A: probably not, but there’s timed_lock

Q: Boost supports reader/writer locks?
AA: read/write lock in the form of boost::shared_mutex

Q: difference between mutex and condition var?

Q: can you write code to implement “recursive” locking with reader/writer threads?
A: key technique is a bool isHoldingLock(targetlock)

Q: what types of smart pointers did you use and when. What are the differences? I’d like to focus on the fundamentals not the superstructures.

Q: what other boost lib?
%%A: I briefly used boost bind. I believe STL binders are imperfect, and lambdas are superior

Q2: if I want a custom class as a map key?
%%A: must overload the less-than operator

Q2c: what if I can’t change the source code?
%%A: derive from binary_function to get a functor, and pass it to map constructor as the optional type param. However, the new functor only has “operator()” overloaded? I think it will still work, as the function doesn’t have to be named “less()”.
AA: Item 42 [[eff STL]]

%%Q2g: is operator less-than a friend func or a method?
AA: can be a non-friend(if everything public) or a friend class/func.

##what defined%%self-img]each period

See posts on time allocation. Those things I overspent time on tend to be what defined me.

Income alone is never an item. Instead, “Earning capacity due to …..” is often one of the defining features.

In This list I prefer one-word items.

  • till high school, what defined me was nothing but
    • grades
    • simple focus and dedication, driven by academic ambition
  • NUS ( grades became mediocre even though I worked very hard towards Dean’s list )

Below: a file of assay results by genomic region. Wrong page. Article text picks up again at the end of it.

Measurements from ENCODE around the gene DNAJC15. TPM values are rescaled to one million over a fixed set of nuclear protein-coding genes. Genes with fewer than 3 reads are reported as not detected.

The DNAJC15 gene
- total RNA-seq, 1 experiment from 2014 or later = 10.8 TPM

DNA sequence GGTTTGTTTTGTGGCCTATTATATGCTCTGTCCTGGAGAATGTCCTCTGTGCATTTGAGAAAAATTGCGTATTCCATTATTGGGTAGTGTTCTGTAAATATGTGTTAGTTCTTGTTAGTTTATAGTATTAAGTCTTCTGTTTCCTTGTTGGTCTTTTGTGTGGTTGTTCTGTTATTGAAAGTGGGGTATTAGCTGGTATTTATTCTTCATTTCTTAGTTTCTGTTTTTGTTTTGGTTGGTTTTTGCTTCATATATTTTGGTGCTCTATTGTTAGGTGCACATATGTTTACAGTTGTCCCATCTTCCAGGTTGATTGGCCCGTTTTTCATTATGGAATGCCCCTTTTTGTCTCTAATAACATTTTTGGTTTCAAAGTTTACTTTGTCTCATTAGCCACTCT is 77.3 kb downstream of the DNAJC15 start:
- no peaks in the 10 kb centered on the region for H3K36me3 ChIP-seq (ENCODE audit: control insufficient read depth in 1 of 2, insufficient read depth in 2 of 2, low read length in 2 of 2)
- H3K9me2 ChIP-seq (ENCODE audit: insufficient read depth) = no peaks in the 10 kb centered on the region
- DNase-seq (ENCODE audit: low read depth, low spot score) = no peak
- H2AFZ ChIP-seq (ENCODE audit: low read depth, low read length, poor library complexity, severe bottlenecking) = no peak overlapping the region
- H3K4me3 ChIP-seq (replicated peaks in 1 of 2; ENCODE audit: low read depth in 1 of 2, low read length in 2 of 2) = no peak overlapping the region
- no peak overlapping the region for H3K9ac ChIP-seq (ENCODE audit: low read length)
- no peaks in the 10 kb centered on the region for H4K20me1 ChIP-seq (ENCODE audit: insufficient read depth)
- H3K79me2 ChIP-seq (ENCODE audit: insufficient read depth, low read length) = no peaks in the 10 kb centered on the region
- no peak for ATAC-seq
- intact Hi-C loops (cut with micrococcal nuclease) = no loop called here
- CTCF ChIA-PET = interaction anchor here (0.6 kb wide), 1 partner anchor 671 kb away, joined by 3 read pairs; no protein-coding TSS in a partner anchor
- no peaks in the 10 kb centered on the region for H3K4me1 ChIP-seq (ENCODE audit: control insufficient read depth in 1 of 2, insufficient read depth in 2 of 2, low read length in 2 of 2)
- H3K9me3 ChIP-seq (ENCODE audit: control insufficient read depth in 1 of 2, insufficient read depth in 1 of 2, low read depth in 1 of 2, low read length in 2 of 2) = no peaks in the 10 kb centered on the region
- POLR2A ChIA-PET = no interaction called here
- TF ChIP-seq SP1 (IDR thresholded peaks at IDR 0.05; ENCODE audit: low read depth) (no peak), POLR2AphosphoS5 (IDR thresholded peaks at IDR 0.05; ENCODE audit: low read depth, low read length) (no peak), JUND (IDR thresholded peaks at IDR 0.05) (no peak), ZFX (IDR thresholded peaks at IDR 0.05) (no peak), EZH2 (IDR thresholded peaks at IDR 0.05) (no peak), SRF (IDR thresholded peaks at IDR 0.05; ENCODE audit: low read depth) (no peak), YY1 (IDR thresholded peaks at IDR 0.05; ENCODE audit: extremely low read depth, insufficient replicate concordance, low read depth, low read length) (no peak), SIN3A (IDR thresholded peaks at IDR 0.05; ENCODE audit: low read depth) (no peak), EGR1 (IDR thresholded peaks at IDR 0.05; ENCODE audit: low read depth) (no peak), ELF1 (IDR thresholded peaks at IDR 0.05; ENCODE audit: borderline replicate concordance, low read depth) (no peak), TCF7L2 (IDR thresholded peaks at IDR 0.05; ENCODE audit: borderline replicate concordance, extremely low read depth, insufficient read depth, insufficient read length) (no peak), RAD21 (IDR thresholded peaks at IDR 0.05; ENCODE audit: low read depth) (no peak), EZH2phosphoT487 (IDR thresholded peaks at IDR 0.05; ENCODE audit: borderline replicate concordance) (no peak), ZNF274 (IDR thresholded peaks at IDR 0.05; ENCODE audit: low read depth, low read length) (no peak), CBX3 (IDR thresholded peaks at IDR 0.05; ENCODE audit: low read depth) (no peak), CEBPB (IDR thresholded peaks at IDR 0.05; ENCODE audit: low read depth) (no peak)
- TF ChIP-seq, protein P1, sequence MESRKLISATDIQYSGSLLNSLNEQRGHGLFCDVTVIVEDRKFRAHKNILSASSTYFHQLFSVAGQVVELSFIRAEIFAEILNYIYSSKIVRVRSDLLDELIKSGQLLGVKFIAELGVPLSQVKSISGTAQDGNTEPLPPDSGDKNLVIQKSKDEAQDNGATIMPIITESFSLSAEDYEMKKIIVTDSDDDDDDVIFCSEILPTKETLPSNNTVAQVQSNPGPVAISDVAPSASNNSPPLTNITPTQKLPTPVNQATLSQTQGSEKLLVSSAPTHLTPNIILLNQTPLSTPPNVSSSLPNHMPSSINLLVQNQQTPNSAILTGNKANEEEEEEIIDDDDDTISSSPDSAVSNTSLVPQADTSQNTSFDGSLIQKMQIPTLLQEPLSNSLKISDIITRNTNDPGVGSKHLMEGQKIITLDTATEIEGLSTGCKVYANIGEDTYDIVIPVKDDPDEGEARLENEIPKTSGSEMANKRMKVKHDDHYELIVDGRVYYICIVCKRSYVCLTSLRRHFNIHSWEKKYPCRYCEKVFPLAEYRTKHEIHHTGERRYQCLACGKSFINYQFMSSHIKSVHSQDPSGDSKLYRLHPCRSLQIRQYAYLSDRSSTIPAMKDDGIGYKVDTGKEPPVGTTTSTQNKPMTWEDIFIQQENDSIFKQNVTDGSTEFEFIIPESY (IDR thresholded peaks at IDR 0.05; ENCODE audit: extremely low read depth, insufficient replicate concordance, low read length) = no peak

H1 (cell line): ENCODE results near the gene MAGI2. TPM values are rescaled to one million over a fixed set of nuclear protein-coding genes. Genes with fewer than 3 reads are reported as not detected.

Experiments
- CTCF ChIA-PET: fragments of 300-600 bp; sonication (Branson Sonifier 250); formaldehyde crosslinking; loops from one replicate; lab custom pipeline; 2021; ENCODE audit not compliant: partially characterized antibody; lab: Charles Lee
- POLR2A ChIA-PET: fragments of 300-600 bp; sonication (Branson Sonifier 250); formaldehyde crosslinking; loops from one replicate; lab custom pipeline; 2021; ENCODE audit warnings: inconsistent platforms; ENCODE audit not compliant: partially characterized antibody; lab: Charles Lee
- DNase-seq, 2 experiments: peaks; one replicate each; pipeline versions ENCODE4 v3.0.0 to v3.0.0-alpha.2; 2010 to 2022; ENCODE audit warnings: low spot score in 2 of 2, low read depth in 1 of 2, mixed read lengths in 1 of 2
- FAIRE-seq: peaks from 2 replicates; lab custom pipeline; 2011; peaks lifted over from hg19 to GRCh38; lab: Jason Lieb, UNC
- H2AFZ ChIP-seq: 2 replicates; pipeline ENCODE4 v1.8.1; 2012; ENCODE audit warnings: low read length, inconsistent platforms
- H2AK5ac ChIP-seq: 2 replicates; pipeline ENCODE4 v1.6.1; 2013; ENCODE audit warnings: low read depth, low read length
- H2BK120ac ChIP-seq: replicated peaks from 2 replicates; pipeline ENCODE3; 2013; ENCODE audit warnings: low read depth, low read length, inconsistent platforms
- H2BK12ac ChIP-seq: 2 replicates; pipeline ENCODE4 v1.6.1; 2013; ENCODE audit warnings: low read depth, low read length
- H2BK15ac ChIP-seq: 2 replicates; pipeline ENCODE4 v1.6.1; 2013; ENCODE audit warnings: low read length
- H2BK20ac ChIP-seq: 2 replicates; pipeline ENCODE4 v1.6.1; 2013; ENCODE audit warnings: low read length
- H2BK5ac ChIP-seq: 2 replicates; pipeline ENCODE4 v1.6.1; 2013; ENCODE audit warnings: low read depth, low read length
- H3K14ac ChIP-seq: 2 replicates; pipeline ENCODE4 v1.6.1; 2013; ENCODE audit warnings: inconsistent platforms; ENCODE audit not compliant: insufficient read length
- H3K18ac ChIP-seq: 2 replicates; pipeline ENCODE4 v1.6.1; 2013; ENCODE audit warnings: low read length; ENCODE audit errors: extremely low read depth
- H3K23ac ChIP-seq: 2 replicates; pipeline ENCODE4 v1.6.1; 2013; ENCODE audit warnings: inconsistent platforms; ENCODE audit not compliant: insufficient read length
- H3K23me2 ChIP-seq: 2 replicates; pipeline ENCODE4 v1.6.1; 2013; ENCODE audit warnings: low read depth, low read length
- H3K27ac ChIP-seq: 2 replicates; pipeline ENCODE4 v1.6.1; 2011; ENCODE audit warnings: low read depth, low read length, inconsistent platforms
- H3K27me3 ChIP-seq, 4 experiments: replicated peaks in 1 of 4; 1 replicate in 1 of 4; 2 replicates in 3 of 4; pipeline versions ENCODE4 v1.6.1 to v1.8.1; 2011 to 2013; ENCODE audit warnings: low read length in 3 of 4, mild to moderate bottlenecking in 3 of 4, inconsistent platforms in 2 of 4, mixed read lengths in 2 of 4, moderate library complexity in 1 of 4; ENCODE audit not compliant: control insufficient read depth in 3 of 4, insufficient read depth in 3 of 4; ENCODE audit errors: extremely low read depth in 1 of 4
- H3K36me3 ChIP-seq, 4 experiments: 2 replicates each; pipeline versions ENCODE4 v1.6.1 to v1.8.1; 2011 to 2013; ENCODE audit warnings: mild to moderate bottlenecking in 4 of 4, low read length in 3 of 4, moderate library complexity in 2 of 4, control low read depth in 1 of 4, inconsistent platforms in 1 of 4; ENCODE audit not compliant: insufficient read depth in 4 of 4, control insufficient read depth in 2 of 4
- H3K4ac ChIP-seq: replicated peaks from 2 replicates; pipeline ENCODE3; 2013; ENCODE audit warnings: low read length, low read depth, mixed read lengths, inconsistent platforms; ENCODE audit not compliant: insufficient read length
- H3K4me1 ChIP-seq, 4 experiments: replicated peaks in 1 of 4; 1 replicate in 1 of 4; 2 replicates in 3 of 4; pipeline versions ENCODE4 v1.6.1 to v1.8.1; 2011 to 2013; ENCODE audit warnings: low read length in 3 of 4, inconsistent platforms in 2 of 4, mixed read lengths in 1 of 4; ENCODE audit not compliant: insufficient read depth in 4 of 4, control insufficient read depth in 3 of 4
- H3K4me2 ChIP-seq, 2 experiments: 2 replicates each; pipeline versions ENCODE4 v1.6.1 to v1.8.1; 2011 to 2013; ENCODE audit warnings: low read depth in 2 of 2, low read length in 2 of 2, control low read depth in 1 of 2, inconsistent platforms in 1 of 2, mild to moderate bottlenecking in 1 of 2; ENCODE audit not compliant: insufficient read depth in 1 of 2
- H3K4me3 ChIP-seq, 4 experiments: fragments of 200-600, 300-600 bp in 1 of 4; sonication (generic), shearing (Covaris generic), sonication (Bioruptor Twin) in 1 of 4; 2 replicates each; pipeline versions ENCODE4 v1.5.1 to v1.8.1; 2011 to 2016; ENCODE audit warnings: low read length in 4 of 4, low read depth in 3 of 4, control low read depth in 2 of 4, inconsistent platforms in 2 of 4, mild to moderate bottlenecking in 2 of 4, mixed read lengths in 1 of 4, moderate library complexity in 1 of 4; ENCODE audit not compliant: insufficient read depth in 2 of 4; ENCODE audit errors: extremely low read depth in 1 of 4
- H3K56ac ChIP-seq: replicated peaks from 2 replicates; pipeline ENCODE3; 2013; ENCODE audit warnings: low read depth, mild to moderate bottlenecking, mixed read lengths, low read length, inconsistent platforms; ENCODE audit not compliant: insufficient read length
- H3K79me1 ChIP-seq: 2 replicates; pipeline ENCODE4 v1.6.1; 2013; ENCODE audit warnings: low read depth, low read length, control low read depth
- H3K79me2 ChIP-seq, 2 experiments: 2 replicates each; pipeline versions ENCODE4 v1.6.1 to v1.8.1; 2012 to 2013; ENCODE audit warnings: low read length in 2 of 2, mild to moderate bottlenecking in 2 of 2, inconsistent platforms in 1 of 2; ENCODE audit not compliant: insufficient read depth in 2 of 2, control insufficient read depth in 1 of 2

• academic ambition -> commercial ambition
  • 1999 – 2002
    • wizard — salary (due to my wizardry) was high but gradually became just about average
  • 2002 SCS – …
    • bizwing
  • 2007 – 2012
    • IV — in java, c++, swing, dnlg … became my killer skill
      • billing rate
    • tech zbs — (“GTD”? No) zbs was my focus even though i was not really outstanding
  • Aug 2012 – Apr 2017. Focus was finally lost. I became “interested in” many other things
    • wealth preservation, income maintenance — became the #1 undercurrent
      • MSFM was part of “income maintenance” effort
      • properties became the main part of wealth preservation and retirement planning
      • (alternative income source (rental, per investment, trading) — became a temporary focus and never get big)
    • I also defined myself as a dedicated and serious father to Yixin, not really hoping to produce a prodigy, but to shape his character and habits, and help him find his motivation.
  • now
    • IV and tech learning
    • continuous push to go deeper, further and increase zbs
    • low burn rate, conserver lifestyle

Hope to regain motivation and sharpen focus on c++, exchange conn and grow another “wing”

U.S.hir`mgr may avoid bright young candd

My colleague Alan pointed out that some hiring managers are cautious with young bright candidates.

Some companies have a policy to promote younger employee. In terms of competitive threat, the older candidates are perceived as "disarmed" weapons.

Some hiring managers may also want to protect his old loyal employees, who may be put under threat by a young bright newcomer.

sense-of-urgency, for kids+professionals #IBM #Alok

If there is no time frame specified, there is no sense of urgency and nothing to measure against. If you set a time frame you will be able to use this as a reason to go back to your boss at regular intervals and update them on the progress, ask for help and set appropriate expectations throughout the year.”

So said an IBM site. “Sense of urgency” is a simple but powerful propaganda slogan introduced by the 1993 incoming CEO of IBM. In my experience, workers with a consistent sense of urgency will be noticed by the boss. A boss without a sense of urgency could be a nice boss but not effective.

I like this slogan, because my son needs it, badly. It should be instilled at a younger age.

If a frog sits in a slow boiler, she won’t have the sense of urgency to jump out.

By default, folks fall into inaction — weight management, regular exercise, or self-improvement. Setting some kind of measurable goal is a simple device. My dad goes a step further — until now, he has daily plans and he gets things done.